Since the first post in 2015, this blog talks a lot about expatriation. And the best in it are all the fun cultural differences each expat encounters when living abroad, and which are making the locals smile.
That why the “Expat Battle” was created. And the concept is simple: 2 expatriates talk about their experience in the other one’s home country.
For the first edition, it’s Melissa from Plaid Shirt Diaries who accepted to answer the questions. Her blog is a genius mix between travel and expatriation stories from an American girl (from DC) living in Geneva, Switzerland.
And I take the other side of the picture to open this new series. From Switzerland (Valais) to New York.
From: Washington, DC, USA
Use to speak: English
From: Massongex, Switzerland
Use to speak: French
|March 2016||April 2015|
|My husband got a fantastic job opportunity and we were ready for a new adventure.||I followed my husband who was transferred through his company.|
|Your immediate thought when you first set a foot in your country of adoption?|
|I had never been to Switzerland before, let alone Geneva, but my online research had warned me about how expensive everything would be. Even so, it’s safe to say that it never fully sank in until I saw the prices on a Starbucks menu our first afternoon in Geneva. Our hotel room wasn’t ready yet so we walked to the Starbucks down the street to use the wifi to peruse apartment listings, and the price of my tea was double what I would have paid in DC. I distinctly remember thinking, “Oh my goodness, what have we gotten ourselves into?!”||WOW!!|
|Describe your hometown in 3 words?|
|More than politics.||Small, quiet, green.|
|Describe your town/country of adoption in 3 words?|
International and immaculate.
|Huge, cosmopolitan, exhausting.|
|Biggest cultural difference?|
|Outside of the whole speaking French thing ? Probably how almost everything in Geneva is closed after 7pm on weekdays and all day on Sundays. For those of us who are used to having the ability to buy groceries practically 24/7, you have to remember to plan ahead or you’ll be very hungry come Sunday – or be forced to brave a trip to the open supermarket at the train station, which you’ll find absolutely slammed with all of the other non-planners ☺||At work. The habits and employees rights as well as the way to get things done is “quite” different here. After many years as an over protected and well paid Swiss worker, the acclimatization is… how can I say that?… Rough.|
What do you love the most in your town/country of adoption?
|Its beauty. The sweeping mountains, sparkling lakes and picturesque countryside… and how could I not mention the bell-wearing cows!||Its cultural wealth, its diversification, all the possibilities, ….|
|A local habit that drives you crazy?|
|When you go see a movie in English in Geneva, French and German subtitles fill the bottom half of the screen. I get so distracted reading them that I end up missing key plot events. Why was Newt named Norbert in the French subtitles for “Fantastic Beasts and Where to Find Them?”||Honking. All day, all night, from Monday to Friday, it NEVER stops.|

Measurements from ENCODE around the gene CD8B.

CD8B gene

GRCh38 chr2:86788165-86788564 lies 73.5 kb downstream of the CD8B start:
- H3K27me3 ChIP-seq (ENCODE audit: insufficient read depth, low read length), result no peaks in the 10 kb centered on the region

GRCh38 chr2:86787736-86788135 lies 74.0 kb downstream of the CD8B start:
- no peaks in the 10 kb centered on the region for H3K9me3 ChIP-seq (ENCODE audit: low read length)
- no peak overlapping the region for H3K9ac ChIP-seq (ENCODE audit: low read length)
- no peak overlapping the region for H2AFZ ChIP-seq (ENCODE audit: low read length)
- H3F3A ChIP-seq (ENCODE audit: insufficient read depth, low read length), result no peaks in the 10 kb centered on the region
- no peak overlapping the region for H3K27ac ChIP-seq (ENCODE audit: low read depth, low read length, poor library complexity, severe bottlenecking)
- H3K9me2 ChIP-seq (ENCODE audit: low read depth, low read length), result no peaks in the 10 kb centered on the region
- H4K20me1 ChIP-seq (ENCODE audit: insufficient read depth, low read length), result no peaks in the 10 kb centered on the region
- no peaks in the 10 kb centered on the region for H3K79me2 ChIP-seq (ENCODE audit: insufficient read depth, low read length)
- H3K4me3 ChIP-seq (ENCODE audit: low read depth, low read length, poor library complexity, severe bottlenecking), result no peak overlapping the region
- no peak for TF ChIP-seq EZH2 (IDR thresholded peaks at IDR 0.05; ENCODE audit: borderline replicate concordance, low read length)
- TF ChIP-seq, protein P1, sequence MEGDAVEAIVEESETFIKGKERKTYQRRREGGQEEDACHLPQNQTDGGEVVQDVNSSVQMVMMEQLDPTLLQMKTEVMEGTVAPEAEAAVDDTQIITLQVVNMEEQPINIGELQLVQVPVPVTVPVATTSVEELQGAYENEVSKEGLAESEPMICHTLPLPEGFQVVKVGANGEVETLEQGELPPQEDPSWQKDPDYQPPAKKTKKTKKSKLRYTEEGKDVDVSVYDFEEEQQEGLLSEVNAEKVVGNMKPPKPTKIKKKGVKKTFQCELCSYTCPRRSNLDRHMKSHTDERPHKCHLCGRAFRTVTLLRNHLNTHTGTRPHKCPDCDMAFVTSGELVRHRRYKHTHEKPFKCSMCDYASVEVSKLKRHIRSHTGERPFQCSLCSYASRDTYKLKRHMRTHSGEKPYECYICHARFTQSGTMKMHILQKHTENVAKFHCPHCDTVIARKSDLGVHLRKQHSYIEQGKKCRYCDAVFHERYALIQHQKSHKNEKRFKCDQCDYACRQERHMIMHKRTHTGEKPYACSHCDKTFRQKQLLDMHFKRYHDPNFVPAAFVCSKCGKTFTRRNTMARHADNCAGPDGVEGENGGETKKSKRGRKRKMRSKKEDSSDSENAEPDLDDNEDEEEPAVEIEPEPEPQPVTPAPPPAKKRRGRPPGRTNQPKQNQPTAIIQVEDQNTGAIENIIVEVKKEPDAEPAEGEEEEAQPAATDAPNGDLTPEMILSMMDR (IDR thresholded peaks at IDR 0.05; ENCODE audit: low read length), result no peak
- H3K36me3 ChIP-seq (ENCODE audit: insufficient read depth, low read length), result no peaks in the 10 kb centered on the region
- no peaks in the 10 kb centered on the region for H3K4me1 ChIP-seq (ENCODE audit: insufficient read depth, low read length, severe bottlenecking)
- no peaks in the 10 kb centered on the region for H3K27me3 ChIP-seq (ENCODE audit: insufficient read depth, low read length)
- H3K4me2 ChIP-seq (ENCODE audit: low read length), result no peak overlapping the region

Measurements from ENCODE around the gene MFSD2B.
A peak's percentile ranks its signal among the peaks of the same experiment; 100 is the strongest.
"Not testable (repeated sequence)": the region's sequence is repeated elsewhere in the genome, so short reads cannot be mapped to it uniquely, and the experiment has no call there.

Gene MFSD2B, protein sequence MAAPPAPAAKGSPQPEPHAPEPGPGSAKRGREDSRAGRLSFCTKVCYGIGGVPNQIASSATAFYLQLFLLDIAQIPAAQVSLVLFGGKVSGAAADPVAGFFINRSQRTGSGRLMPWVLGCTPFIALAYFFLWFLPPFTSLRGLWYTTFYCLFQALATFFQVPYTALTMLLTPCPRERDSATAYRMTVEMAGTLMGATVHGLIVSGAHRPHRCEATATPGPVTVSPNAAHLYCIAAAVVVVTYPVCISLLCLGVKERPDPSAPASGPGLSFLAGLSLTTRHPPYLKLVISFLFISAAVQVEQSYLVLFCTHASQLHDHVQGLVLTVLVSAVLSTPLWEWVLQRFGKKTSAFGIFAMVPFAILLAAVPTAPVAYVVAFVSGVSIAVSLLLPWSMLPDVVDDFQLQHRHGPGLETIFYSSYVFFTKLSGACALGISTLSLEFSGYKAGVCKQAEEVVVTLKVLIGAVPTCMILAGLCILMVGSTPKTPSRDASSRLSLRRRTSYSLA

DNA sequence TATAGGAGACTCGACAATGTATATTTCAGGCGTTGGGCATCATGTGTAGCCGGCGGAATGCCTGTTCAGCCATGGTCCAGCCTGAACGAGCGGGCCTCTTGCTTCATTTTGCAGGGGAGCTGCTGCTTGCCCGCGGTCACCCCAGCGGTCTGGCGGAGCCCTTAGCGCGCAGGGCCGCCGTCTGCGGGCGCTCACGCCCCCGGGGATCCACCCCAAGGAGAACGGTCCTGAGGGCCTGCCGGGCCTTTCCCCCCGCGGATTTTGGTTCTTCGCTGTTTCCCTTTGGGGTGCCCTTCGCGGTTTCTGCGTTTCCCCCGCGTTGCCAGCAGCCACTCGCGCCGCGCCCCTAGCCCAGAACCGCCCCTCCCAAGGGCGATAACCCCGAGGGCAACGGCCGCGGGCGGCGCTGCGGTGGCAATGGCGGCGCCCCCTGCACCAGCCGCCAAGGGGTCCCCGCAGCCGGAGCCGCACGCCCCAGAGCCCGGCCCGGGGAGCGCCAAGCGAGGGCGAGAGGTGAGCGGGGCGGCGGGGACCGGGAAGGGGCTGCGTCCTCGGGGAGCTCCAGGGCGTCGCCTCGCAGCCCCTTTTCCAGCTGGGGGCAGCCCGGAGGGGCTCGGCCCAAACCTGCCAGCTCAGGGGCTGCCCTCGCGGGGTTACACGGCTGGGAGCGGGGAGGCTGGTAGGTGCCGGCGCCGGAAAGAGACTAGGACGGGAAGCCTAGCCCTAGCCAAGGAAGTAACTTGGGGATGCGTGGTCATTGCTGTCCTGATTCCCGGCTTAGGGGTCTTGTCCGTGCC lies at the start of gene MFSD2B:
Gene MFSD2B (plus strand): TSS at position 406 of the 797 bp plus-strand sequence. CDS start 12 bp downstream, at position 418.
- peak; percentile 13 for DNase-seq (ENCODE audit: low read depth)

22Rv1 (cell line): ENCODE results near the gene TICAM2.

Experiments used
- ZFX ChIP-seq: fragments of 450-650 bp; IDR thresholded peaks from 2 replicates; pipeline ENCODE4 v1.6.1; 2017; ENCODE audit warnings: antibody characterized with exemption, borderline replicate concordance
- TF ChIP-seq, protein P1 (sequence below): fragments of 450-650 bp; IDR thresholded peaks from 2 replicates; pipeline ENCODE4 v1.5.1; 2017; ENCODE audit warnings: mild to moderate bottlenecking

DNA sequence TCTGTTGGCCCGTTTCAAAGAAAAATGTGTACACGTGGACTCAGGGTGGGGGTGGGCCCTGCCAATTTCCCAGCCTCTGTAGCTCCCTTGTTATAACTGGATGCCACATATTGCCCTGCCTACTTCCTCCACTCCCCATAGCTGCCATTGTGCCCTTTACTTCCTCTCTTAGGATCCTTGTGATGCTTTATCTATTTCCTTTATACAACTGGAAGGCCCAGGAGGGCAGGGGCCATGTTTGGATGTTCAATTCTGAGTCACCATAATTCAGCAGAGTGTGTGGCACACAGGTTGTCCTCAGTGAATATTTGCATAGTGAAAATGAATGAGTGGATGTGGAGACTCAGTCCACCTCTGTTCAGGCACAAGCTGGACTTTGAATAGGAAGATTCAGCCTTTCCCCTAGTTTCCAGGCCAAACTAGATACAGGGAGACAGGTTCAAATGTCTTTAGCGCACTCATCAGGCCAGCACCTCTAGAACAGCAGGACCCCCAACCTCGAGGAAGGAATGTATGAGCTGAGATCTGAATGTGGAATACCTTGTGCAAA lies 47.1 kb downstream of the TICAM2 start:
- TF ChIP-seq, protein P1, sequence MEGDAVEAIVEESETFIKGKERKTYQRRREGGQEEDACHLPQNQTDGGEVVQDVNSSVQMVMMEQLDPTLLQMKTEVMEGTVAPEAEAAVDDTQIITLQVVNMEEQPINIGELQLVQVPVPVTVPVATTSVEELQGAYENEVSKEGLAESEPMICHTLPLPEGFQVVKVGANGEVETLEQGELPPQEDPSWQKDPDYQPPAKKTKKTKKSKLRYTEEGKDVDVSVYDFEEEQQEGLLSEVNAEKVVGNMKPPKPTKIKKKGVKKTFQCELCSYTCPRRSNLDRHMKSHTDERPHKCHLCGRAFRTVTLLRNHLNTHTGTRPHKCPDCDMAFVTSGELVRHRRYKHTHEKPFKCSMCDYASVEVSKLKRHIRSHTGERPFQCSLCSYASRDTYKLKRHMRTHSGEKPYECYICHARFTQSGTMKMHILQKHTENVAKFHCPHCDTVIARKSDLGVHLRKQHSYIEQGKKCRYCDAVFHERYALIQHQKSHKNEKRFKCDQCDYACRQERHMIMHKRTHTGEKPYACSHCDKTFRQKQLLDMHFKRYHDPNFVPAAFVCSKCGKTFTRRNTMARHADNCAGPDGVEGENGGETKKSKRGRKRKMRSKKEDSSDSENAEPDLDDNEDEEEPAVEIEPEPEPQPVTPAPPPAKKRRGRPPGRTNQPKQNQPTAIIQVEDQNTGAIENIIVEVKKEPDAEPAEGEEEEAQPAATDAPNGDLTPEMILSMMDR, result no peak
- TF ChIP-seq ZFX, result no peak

|What do you miss the most from your hometown/home country?
(besides family and friends)
That’s an easy one: Boxed macaroni and cheese (but whenever we make it out to the supermarket in France, I stock up on the “Mississippi Belle” version in their American food section).
|The cured meat from Les Grisons!|
|A culinary specialty you love from each place?|
DC: Georgetown Cupcake
Switzerland: I’ve had some really good rösti… but am I allowed to name anything other than fondue?
|Switzerland: The “Assiette valaisanne” (which is a huge plate filled with cured meat and cheese, served with seasonal fruits and bread).
|Biggest difficulty in your everyday life?|
|Without a doubt, communicating in French. I took lessons every weekday for four months after we moved here, but people speak so quickly and then they throw in slang… it’s a work in progress.||Being open to all the differences I encounter, without (over)criticizing. (And Heaven knows how good I am at bitching about everything!)|
A local habit you developed really quickly?
Traveling. Geneva is very quiet on the weekends, especially during ski season when everyone seems to head up to the mountains, and we decided to follow suit the very first month of our arrival. We spent Easter weekend in Chamonix, France, where I went skiing for the first time in my life, and we’ve kept the travel groove going ever since.
|Walking fast. Really really fast.|
|A funny situation which would have never happened in your home country?|
We had a problem with our toilet running when it was left unattended and, not having yet learned much French, I resorted to explaining the situation to the confused plumber charades-style, complete with sound effects.
|In our first apartment, we didn’t pay for electricity during several months, because we simply didn’t know we had to register first (but somehow, it had worked the entire time!)|
|Would you ever go back home?|
|Yup, that’s the plan.||Yes. New York is too exhausting for me to imagine staying here forever.|
|An old habit you cannot quit
(and which is weird where you now live)?
American tipping. We always feel horrible if we don’t leave the 20 percent tip we were accustomed to leaving in the states, but our local friends have told us to only tip enough for a coffee, if anything at all.
|Cooking. In a city like New York, spending time in the kitchen, doing my meal prep for the entire week, bringing homemade snacks and enjoying it makes people think of me as a star. Or a crazy person!|
|A last word in your new language?|
Thank you so much Melissa and good luck for your future in Switzerland!